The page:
Though readers morbidly joke that we hope 65-year-old Martin doesn't die before the books are finished, and extending the series into eight books would increase the risk of that actually happening, many would rather have a longer but well-written conclusion.
At the end of the day, Martin will continue to do what he's always done: write at his own creative pace, and at whatever length he believes is necessary for his story to be told.
Now that our Game of Thrones Season 4 watch has ended (har har), I think it’s safe to say that it was a pretty good run of episodes, right? Major characters died, there were some gnarly fights, and we got to spend some time in bed with Oberyn Martell before his head got squished. There was also plenty of genuinely great writing and acting to savor this season, from Tyrion’s tearful prison-cell scenes to Sansa Stark’s dark coming-of-age. There was much to admire about Season 4. Well, I hope you all enjoyed this season as much as I did, because as the show moves forward, it’s headed into some seriously uncertain territory.
O.K., I’ll cop to having written basically the same thing last year, urging fans of the show who had not read the books the series is based on to keep calm as the show began to morph into something nearly unrecognizable, and not as good. As it turned out, I probably acted a bit too hastily.
This past season, which roughly mirrored the second half of the third book in the series, proved as compelling as any other season of Game of Thrones. Most importantly, the writers tidily and smartly elided and connected story lines so the show could move rather elegantly through what becomes, in the books, a compellingly knotty but frequently disorienting jumble of places, names, and histories. So we were granted a reprieve, it would seem, from the narrative frustrations that have plagued readers for two books now.
But, alas, I’m afraid that grace period is up. As Arya sails across the Narrow Sea and Tyrion is shipped away, the show is barreling toward what I worry is inevitable confusion and disappointment. Certain beloved characters will stay stuck and stagnant (anyone hoping that Daenerys will get out of the dang slave desert anytime soon should probably stop holding their breath), while a bunch of new characters are introduced who, as far as any of us have read anyway, really don’t have anything interesting to do. Will viewers be happy to meet more salty, stolid Iron Islanders? Will various antics involving other Dornish folk intrigue them as much as Oberyn’s plotline did? I’m just not sure they will.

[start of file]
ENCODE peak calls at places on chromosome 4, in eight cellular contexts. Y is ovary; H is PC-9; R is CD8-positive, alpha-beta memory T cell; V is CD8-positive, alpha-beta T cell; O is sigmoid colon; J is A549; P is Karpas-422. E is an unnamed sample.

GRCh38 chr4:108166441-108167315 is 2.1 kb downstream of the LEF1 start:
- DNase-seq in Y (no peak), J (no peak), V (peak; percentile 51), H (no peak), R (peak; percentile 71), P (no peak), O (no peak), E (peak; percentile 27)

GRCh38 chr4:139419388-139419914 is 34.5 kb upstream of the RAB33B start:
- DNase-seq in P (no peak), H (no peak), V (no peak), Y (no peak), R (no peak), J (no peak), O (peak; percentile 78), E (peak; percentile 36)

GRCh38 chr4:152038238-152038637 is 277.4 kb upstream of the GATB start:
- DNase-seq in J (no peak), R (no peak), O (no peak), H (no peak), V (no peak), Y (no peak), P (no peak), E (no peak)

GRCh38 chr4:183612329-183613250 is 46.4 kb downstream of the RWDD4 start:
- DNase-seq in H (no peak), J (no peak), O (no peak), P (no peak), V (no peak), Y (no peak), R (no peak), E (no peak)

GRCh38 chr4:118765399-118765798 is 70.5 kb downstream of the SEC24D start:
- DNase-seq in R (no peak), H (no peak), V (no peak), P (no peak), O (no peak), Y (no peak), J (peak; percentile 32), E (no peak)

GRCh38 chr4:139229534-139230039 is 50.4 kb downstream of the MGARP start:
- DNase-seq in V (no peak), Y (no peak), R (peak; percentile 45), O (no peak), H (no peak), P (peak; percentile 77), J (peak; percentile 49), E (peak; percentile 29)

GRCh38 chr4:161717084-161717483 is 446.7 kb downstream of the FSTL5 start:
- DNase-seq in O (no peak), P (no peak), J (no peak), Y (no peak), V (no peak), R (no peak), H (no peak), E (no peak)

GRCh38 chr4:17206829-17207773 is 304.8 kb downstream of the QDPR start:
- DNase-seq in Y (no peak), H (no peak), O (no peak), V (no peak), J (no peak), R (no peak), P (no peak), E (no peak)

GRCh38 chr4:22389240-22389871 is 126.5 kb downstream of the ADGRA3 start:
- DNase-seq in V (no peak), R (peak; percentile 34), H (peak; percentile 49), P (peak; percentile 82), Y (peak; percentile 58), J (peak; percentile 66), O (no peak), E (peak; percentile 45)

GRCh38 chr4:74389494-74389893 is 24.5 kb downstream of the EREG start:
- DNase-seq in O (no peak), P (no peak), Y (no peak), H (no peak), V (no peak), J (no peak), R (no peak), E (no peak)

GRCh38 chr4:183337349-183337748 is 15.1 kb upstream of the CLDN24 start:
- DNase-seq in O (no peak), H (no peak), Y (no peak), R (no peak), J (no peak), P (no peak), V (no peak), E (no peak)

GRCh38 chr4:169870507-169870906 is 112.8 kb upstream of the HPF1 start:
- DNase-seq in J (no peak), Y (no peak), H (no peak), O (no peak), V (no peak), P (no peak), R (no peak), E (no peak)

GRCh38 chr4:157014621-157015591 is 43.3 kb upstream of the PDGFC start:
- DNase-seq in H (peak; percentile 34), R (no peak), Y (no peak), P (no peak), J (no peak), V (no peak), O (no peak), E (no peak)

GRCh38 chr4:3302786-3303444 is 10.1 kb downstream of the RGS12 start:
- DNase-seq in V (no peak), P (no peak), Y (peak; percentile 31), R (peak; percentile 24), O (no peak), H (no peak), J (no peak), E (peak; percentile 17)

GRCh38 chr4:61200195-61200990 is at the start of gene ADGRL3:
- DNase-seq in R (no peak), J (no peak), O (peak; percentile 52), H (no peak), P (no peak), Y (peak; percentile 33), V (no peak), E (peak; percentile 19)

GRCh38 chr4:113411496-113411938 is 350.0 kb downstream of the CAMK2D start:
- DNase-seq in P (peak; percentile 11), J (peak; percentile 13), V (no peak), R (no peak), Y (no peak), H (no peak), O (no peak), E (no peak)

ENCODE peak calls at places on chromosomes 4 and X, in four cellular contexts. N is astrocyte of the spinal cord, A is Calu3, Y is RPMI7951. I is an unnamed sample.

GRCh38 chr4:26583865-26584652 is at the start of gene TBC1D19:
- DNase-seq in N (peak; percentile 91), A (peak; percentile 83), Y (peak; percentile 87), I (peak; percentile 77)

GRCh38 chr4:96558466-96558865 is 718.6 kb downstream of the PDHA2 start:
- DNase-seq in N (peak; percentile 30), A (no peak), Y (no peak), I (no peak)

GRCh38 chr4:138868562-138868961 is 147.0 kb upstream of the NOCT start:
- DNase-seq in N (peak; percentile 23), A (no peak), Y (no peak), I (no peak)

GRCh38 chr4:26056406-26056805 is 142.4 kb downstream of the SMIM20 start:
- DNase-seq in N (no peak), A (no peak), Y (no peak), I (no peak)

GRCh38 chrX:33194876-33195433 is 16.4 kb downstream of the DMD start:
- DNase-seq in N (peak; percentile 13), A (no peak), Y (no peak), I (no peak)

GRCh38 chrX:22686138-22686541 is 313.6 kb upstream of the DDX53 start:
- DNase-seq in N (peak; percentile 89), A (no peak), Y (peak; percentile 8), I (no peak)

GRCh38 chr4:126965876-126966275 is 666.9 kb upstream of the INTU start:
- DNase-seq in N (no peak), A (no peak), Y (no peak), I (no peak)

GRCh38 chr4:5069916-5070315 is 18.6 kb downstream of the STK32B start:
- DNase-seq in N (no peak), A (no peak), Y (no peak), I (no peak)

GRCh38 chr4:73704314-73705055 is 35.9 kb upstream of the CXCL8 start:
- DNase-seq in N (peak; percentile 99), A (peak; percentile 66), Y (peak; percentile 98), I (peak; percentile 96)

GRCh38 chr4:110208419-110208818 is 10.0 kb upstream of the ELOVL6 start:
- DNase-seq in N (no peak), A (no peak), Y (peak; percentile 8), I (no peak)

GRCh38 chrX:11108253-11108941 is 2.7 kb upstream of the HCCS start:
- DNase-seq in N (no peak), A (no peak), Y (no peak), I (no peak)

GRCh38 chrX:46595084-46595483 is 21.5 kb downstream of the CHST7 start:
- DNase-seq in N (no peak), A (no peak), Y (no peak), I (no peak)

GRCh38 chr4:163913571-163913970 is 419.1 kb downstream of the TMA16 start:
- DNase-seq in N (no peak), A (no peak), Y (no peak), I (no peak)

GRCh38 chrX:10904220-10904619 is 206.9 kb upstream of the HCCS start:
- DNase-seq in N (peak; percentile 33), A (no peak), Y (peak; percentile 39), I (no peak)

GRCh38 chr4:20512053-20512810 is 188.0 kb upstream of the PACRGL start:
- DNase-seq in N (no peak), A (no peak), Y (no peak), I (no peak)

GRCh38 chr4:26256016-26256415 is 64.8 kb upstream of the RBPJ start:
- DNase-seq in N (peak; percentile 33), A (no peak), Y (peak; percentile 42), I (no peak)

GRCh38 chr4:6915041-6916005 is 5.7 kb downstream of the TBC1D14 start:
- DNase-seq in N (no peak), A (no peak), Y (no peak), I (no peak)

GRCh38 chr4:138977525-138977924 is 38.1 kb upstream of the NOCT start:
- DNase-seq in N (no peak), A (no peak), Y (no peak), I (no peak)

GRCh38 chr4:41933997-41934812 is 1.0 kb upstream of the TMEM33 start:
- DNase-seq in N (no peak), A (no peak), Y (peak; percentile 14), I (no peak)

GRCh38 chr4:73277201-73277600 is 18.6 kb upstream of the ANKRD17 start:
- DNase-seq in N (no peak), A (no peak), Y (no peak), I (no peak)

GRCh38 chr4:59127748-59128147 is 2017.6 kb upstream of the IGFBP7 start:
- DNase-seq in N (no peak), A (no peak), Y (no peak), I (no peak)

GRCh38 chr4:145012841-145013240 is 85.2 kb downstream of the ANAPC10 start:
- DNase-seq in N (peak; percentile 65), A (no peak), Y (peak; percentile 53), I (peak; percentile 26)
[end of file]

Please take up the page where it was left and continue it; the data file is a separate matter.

The show, at least, has one advantage over the books. What has proven especially frustrating to readers making their way through the series is that Martin completely omits main characters from book four before returning to them in book five. Meaning, fans went years, or at least many pages, without updates on Bran, Tyrion, Daenerys, Jon Snow, and others. The show can’t just forget about crucial characters for an entire season, so presumably that problem is solved. But still there’s all this business of the new guys, of Victarion and Quentyn and Jon Connington and others, to be dealt with. It’s hard to see how the show can streamline all that narrative expansion (the books just keep growing, and growing, and growing) into something as propulsive and, for the most part, cohesive as the last four seasons have been.
As an ardent fan of the books, I am also concerned that, as happened once or twice this season, Weiss and Benioff’s privileged knowledge of the series’s ultimate trajectory will result in accidental spoilers about the next two books. But if too much of that starts happening, it might simply be a sign that it’s time to stop watching the show and wait, perhaps in vain, for Martin to finish his books.
The series needs to find its own way, as its own entity. Now that they’ve made their way through the best and most exciting book so far, it’s really time the show exerts its independence. It could be bumpy for a while—ever hear of a Kingsmoot? Because you’re about to hear a lot about a Kingsmoot—but this show has proven again and again, no more so than this past season, that it can confidently navigate its way through Martin’s wild world, judiciously honoring or ignoring the original text as need be. In some ways, this season was a little test to see how the show could handle some extratextual outings. I’d say they passed. But the next couple of seasons will be the real trial. And, unlike Tyrion, the show will have to be its own champion.